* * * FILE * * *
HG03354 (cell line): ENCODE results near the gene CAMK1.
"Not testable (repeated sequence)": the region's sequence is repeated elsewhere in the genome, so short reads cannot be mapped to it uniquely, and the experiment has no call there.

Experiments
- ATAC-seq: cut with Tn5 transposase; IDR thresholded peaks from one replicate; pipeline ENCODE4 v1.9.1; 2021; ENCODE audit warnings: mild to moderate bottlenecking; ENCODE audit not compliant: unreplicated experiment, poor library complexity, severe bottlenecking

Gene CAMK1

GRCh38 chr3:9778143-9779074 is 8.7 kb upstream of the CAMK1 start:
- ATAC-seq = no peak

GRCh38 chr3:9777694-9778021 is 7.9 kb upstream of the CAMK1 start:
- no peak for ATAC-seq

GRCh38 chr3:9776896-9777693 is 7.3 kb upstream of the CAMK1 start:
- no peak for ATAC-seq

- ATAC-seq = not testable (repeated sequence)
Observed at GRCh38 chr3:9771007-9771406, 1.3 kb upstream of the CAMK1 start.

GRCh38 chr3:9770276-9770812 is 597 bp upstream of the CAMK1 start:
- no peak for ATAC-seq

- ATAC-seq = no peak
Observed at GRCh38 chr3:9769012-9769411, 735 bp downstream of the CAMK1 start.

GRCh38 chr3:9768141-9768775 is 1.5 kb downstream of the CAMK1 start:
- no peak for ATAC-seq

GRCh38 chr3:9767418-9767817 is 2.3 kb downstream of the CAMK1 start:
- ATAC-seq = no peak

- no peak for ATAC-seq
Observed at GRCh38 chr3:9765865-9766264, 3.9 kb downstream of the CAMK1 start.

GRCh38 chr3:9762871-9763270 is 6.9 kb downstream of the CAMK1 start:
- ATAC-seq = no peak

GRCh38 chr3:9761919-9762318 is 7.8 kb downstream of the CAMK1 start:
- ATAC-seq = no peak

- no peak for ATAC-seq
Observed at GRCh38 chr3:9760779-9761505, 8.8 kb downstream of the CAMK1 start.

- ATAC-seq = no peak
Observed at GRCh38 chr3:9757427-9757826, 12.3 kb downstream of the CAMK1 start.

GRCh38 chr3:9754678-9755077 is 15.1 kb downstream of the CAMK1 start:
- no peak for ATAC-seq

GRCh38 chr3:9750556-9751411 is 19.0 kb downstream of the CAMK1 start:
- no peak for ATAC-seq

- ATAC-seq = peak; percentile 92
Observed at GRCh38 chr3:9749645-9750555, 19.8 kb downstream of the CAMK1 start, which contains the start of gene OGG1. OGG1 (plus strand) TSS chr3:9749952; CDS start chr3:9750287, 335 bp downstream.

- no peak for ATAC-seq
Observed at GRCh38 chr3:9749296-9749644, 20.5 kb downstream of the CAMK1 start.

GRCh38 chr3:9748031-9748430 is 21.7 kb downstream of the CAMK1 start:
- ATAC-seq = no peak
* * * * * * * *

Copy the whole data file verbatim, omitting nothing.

HG03354 (cell line): ENCODE results near the gene CAMK1.
"Not testable (repeated sequence)": the region's sequence is repeated elsewhere in the genome, so short reads cannot be mapped to it uniquely, and the experiment has no call there.

Experiments
- ATAC-seq: cut with Tn5 transposase; IDR thresholded peaks from one replicate; pipeline ENCODE4 v1.9.1; 2021; ENCODE audit warnings: mild to moderate bottlenecking; ENCODE audit not compliant: unreplicated experiment, poor library complexity, severe bottlenecking

Gene CAMK1

GRCh38 chr3:9778143-9779074 is 8.7 kb upstream of the CAMK1 start:
- ATAC-seq = no peak

GRCh38 chr3:9777694-9778021 is 7.9 kb upstream of the CAMK1 start:
- no peak for ATAC-seq

GRCh38 chr3:9776896-9777693 is 7.3 kb upstream of the CAMK1 start:
- no peak for ATAC-seq

- ATAC-seq = not testable (repeated sequence)
Observed at GRCh38 chr3:9771007-9771406, 1.3 kb upstream of the CAMK1 start.

GRCh38 chr3:9770276-9770812 is 597 bp upstream of the CAMK1 start:
- no peak for ATAC-seq

- ATAC-seq = no peak
Observed at GRCh38 chr3:9769012-9769411, 735 bp downstream of the CAMK1 start.

GRCh38 chr3:9768141-9768775 is 1.5 kb downstream of the CAMK1 start:
- no peak for ATAC-seq

GRCh38 chr3:9767418-9767817 is 2.3 kb downstream of the CAMK1 start:
- ATAC-seq = no peak

- no peak for ATAC-seq
Observed at GRCh38 chr3:9765865-9766264, 3.9 kb downstream of the CAMK1 start.

GRCh38 chr3:9762871-9763270 is 6.9 kb downstream of the CAMK1 start:
- ATAC-seq = no peak

GRCh38 chr3:9761919-9762318 is 7.8 kb downstream of the CAMK1 start:
- ATAC-seq = no peak

- no peak for ATAC-seq
Observed at GRCh38 chr3:9760779-9761505, 8.8 kb downstream of the CAMK1 start.

- ATAC-seq = no peak
Observed at GRCh38 chr3:9757427-9757826, 12.3 kb downstream of the CAMK1 start.

GRCh38 chr3:9754678-9755077 is 15.1 kb downstream of the CAMK1 start:
- no peak for ATAC-seq

GRCh38 chr3:9750556-9751411 is 19.0 kb downstream of the CAMK1 start:
- no peak for ATAC-seq

- ATAC-seq = peak; percentile 92
Observed at GRCh38 chr3:9749645-9750555, 19.8 kb downstream of the CAMK1 start, which contains the start of gene OGG1. OGG1 (plus strand) TSS chr3:9749952; CDS start chr3:9750287, 335 bp downstream.

- no peak for ATAC-seq
Observed at GRCh38 chr3:9749296-9749644, 20.5 kb downstream of the CAMK1 start.

GRCh38 chr3:9748031-9748430 is 21.7 kb downstream of the CAMK1 start:
- ATAC-seq = no peak